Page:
Review Written By
Karen Chisholm

Told in her own voice, Miss Molly Lefebure is tempted from her role as a journalist to work closely as secretary to one of the earliest "famous" forensic pathologists in England - Dr Keith Simpson. Set in war-time London, the work of civilian authorities continued, often in defiance of the chaos around them, investigating both unusual or suspicious deaths, as well as the results of the Blitz bombings.

During in the 1940's the idea of a female secretary sitting right beside the pathologist, typing his reports as an autopsy proceeds was probably just another slightly unexpected twist in a lot of forays by women into the unusual. Lefebure explains her reaction to the close up view of violent, sad or sordid death in a matter-of-fact way, albeit with a very mannered tone and via some selective observations. It often seems that the state of the housekeeping of the various crime sites caused much more distress than the state of the bodies being investigated. It's definitely a memoir of its time in that way, originally written in the 1950's with attitudes firmly of that time. There were points where it was impossible to avoid cringing - it almost seemed that unsatisfactory housewives were only marginally more acceptable than the worst of violent offenders.

There is, however, a particular sense of humour working it's way through the threads of these various tales which is dry, very stiff-upper lipped and sardonic. It could, however, be easy to miss, and sometimes Lefebure can come across as rather judgemental and snobbish. Which was a pity as much of the underlying detail - the poverty, the desperate circumstances, the quiet determination of the population, the insight into wartime civilian life was excellent. The brutality of murder certainly didn't seem to abate at all nor did the desperation that drove some people to suicide. In some cases it seems that the war simply provided a convenient cover-up, a trigger or even perhaps a reason for people to make mistakes, do daft things, or simply behave as badly as they do at any other time in life.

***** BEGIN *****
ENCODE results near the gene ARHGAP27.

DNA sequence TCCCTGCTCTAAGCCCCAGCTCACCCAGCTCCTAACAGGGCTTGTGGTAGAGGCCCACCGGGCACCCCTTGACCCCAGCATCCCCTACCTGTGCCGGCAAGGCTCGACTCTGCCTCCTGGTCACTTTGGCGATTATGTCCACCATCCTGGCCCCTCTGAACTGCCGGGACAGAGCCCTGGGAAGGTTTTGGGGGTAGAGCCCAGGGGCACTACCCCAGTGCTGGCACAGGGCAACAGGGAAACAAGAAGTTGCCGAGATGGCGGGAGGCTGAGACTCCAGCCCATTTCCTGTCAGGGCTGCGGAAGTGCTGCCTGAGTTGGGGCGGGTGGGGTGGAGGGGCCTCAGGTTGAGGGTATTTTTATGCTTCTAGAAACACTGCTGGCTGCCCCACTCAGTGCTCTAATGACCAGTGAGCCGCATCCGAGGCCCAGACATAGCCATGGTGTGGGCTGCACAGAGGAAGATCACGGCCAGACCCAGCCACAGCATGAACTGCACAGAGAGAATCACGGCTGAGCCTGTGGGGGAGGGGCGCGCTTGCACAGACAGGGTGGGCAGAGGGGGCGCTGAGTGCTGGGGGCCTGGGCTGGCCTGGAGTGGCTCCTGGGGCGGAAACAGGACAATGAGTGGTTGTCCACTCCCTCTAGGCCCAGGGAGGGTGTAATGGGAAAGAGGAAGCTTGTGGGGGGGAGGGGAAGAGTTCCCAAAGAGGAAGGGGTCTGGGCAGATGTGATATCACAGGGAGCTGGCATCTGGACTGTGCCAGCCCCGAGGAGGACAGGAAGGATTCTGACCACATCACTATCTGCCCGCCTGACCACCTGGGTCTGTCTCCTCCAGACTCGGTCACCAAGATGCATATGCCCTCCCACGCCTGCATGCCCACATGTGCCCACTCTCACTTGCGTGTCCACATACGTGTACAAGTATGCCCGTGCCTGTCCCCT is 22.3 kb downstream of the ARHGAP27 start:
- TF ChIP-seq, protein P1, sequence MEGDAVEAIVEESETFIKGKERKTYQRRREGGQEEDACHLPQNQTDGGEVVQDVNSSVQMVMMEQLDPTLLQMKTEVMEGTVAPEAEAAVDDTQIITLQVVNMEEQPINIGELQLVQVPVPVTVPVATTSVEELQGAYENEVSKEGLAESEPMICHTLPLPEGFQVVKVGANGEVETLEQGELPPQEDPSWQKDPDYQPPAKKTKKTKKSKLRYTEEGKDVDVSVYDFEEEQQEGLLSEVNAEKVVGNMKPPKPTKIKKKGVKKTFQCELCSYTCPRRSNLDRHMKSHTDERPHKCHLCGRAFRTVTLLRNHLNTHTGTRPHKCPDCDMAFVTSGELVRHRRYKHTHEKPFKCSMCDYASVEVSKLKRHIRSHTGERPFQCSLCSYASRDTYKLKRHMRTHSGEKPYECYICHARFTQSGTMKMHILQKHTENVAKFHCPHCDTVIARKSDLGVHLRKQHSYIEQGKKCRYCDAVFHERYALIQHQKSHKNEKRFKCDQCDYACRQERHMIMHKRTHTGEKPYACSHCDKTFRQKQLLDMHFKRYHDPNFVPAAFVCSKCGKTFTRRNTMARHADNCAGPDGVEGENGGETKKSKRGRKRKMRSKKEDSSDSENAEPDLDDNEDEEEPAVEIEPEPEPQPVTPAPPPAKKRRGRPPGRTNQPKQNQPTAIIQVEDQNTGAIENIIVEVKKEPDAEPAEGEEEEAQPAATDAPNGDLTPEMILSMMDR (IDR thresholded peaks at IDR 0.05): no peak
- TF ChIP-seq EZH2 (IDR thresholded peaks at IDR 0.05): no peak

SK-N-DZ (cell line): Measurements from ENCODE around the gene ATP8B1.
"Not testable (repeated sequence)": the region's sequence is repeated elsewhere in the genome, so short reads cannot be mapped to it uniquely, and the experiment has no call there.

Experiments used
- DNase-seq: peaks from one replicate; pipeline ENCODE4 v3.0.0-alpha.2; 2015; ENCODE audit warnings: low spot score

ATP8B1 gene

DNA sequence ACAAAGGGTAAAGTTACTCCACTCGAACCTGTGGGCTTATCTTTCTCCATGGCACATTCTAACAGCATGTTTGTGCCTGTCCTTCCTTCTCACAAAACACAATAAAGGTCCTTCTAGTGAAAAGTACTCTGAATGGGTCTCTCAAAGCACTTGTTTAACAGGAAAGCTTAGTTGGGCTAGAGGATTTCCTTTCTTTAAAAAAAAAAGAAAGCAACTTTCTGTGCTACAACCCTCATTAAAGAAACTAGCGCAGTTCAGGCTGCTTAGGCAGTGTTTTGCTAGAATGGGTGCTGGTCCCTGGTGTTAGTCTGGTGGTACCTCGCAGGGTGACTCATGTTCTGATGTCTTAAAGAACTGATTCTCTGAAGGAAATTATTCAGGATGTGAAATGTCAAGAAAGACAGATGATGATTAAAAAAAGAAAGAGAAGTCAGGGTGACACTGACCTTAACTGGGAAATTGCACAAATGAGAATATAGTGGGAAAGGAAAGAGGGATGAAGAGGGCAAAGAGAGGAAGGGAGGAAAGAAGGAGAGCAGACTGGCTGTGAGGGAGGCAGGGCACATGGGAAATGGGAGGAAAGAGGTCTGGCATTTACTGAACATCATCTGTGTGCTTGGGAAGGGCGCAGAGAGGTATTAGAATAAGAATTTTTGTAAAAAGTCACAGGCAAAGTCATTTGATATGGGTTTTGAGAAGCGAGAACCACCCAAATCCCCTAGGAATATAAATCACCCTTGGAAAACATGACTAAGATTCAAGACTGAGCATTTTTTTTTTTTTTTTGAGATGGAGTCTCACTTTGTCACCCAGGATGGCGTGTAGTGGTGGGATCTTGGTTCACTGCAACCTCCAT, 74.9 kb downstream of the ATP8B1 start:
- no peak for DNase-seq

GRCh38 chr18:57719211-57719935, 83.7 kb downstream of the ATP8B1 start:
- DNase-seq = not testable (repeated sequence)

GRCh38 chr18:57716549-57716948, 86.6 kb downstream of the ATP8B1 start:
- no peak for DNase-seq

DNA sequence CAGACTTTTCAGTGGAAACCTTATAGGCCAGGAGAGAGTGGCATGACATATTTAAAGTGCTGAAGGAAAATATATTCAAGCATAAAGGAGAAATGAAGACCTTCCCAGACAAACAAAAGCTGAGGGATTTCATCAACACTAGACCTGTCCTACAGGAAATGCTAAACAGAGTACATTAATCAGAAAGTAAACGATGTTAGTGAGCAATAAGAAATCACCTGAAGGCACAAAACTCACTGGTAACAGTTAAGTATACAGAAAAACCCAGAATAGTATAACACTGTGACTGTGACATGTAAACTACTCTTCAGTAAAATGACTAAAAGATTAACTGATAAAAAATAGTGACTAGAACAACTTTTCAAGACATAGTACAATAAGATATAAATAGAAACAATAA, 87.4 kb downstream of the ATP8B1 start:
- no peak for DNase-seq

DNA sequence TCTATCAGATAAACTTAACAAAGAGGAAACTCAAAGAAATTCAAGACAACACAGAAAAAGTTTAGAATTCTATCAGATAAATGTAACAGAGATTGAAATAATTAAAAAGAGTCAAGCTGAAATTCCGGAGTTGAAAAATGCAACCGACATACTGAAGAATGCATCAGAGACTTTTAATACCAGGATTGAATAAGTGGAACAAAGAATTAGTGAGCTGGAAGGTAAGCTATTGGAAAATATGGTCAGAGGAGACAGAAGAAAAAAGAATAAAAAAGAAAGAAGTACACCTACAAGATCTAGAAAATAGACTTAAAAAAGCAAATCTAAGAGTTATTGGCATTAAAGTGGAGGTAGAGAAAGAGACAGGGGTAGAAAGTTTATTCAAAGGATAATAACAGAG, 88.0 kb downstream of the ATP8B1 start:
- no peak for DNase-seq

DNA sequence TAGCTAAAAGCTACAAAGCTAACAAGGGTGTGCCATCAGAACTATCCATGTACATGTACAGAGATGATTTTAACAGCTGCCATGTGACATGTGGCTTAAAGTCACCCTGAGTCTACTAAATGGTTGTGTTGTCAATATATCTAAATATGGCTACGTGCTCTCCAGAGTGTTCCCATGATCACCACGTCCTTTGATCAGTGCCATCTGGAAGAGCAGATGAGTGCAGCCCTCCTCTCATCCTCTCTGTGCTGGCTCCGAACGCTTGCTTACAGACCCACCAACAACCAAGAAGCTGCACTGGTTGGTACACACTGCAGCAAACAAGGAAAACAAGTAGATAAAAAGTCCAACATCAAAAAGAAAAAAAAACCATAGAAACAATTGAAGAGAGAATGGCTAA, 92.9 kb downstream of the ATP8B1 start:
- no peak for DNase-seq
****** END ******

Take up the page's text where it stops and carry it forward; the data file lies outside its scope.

MURDER ON THE HOME FRONT has been snapped up for TV adaptation, which is not at all surprising. It's an opportunity for a look at the early days of forensic science, as well as the very early days of the change in women's roles in society. Worth a look if you're interested in either of those subjects. Miss Lefebure was, at the time of the media release that came with the book, alive, in her nineties, a fellow of the Royal Society of Literature and living in Cumbria, United Kingdom. Unfortunately she has since died.

Year of Publication

It is 1941. There may be a 'war of chaos' in the skies over London, but 'the perpetual war against the underworld of crime' must nevertheless continue on the streets below.

At 12 o'clock on a Spring day in a London Coroner's Court, famed forensic pathologist Dr Keith Simpson asks young journalist Molly Lefebure if she might like to become his secretary. Recalling the 'horror of secretarial work and secretarial young ladies', she turns him down flat, resolving to stick to twelve-hour days covering 'everything from Boy Scout meetings to the blitz'.

By 3 o'clock that afternoon, curious about exactly what goes on behind a mortuary door, Molly has changed her mind. It is the beginning of an extraordinary adventure. 'Miss Molly' becomes Dr Simpson's right-hand woman, following him to crime scenes, courtrooms and mortuaries, taking notes, collecting evidence and witnessing the most shocking of sights.

'You'll never regret going to work in the mortuaries, Miss Molly,' a coroner's officer told her. 'There's never a dull moment with the bodies around.'


Review MURDER ON THE HOME FRONT - Molly Lefebure
Karen Chisholm
Tuesday, March 26, 2013
Blog CR - Murder on the Home Front, Molly Lefebure
Karen Chisholm
Monday, March 25, 2013

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